Profile updated on 11 February 2022

SUMMARY

SUMMARY

IDENTIFICATION

SCIENTIFIC NAME(s)

Metacarcinus edwardsii

SPECIES NAME(s)

Mola rock crab, Jaiba marmola, stone crab

Distribution of Mola rock crab M. edwarsii extends from the Arica region to Magellan Strait in Chile (Aedo et al. 2009) (Martinez 1986 in (Pardo et al. 2017)), and to the Beagle Channel (Vinuesa et al. 1999). The species inhabits intertidal depths of 42 (Henriquez y Bahamonde, 1976 in (Pardo et al. 2017)) and up to 130 m deep (Campos, 1992 in (Pardo et al. 2017)). Studies conducted in various locations of the Chilean coast indicate that the population is genetically homogeneous, with high connectivity along with its geographical distribution; likely owing to the species’ high fecundity and larval dispersion capability, among other unique reproductive characteristics (Rojas-Hernandez et al. 2014)(Ferrada Fuentes et al. 2018)

The vast majority of Chile’s production of mola rock crab is reported in the Los Lagos Region (X), followed by the Aysén (XI) Region, accounting for on average 78% and 19%, respectively, of the total national mola rock crab catch (Sernapesca Yearbook data, 2018-2020). Very minor catches are also reported in other regions, primarily being the Biobio (VIII), De la Araucania (IX), Los Rios (XIV), and Magallanes and Chilean Antarctica (XII) Regions. In the Los Lagos (X) Region, the Bay of Ancud, to the north of Chiloé Island, has historically been noted as the area of greatest importance in terms of landings (Pool et al. 1998)(Aedo et al. 2009)(Yañez 2017); whereas in more recent years, inland ports on the eastern central coast of Chiloé Island, and Quellon, to the south, have contributed a greater share of the catch (Ferrada Fuentes et al. 2018)(Espíndola and Olea 2019)(Canales et al. 2020)(Sernapesca 2020). Historical fishery data prior to the 1990s is lacking for the species, as up to this time, Chilean administrators and fishers considered mola rock crab only under the undifferentiated resource category of “jaibas” (crabs) (Yañez et al. 2015).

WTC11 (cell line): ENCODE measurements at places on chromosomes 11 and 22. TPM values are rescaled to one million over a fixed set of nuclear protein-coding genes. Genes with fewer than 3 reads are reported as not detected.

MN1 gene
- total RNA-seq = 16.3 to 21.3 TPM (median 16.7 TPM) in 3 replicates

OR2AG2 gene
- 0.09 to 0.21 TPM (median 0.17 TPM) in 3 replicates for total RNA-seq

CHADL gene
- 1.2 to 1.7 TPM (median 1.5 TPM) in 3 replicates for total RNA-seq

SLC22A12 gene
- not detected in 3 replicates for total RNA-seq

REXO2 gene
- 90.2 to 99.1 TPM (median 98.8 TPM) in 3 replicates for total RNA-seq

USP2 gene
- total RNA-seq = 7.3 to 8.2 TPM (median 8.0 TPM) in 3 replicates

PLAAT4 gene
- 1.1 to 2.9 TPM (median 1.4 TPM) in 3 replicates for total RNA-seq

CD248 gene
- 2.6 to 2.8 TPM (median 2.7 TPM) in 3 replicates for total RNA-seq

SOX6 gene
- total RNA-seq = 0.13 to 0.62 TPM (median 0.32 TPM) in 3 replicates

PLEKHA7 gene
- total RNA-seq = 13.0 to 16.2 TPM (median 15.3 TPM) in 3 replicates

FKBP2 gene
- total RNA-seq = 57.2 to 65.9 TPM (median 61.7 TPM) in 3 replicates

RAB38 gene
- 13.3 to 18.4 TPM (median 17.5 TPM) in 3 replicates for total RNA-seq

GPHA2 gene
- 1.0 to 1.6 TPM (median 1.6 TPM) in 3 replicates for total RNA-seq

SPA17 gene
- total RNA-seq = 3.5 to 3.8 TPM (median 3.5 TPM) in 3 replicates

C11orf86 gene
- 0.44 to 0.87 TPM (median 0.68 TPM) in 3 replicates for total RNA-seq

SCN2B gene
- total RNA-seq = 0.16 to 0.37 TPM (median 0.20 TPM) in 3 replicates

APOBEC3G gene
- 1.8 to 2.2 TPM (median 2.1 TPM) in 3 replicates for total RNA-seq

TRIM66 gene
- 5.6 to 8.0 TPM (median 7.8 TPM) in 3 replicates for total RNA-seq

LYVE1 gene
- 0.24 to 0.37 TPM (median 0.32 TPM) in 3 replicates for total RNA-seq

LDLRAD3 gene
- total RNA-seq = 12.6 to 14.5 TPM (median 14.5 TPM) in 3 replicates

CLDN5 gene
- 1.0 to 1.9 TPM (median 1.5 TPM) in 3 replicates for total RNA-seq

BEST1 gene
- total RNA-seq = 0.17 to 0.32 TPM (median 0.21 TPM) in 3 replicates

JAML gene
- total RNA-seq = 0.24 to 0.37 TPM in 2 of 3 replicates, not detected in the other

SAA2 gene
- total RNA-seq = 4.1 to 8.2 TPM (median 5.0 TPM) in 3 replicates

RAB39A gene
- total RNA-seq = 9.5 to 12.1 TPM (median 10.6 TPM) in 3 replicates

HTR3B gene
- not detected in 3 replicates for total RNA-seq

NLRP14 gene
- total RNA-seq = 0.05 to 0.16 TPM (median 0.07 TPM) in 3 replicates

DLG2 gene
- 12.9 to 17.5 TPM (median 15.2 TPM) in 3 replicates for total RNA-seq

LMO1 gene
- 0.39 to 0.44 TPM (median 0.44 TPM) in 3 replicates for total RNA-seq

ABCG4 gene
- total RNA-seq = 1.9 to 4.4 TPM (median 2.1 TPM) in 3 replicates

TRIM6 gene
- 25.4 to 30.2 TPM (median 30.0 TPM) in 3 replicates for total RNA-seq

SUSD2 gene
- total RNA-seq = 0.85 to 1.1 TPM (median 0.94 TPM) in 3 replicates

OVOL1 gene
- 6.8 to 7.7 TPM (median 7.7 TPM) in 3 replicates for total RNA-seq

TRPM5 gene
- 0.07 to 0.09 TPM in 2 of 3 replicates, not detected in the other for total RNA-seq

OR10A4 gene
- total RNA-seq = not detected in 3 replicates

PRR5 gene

Regulation of the fishery is primarily administered at the national level (Pardo et al. 2017)(Yañez 2017)(Yañez 2019). However, there are management committees, comprised of government and stakeholder members, in the Los Lagos and Aysén Regions (Subpesca 2020); and there are some specific regulations for the Los Lagos Region (MEFT 2011)(Cavieres et al. 2016)(Yañez 2017). The Instituto de Fomento Pesquero (IFOP) publishes stock assessments for some regions, most consistently for the Los Lagos Region (Yañez et al. 2015)(Yañez 2017)(Yañez 2019). Since 2015, the Los Lagos Region assessments for mola rock crab have considered only data from Ancud Bay; a decision based on the objective of exploring smaller-scale processes for extrapolation to the entire region, and a theoretical understanding that populations of the species in certain oceanographically unique locations, whether genetically distinct or not, may function akin to a biologicially distinct unit (Yañez 2017).  However, there is remaining uncertainty as to whether production from other areas of the region may influence the population in Ancud Bay (Yañez 2017)(Yañez 2019). A management strategy evaluation considering individual stocks in Ancud Bay and Dalcahue (eastern central coast of Chiloé Island) was recently conducted under the Chile Stone Crab – Trap fishery improvement project (FIP) (Canales et al. 2020).


ANALYSIS

Strengths
  • This resource has a high reproductive potential and no recognized dispersion barriers, both important for recovery plans.

FISHSOURCE SCORES

Management Quality:

Management Strategy:

< 6

Managers Compliance:

< 6

Fishers Compliance:

≥ 6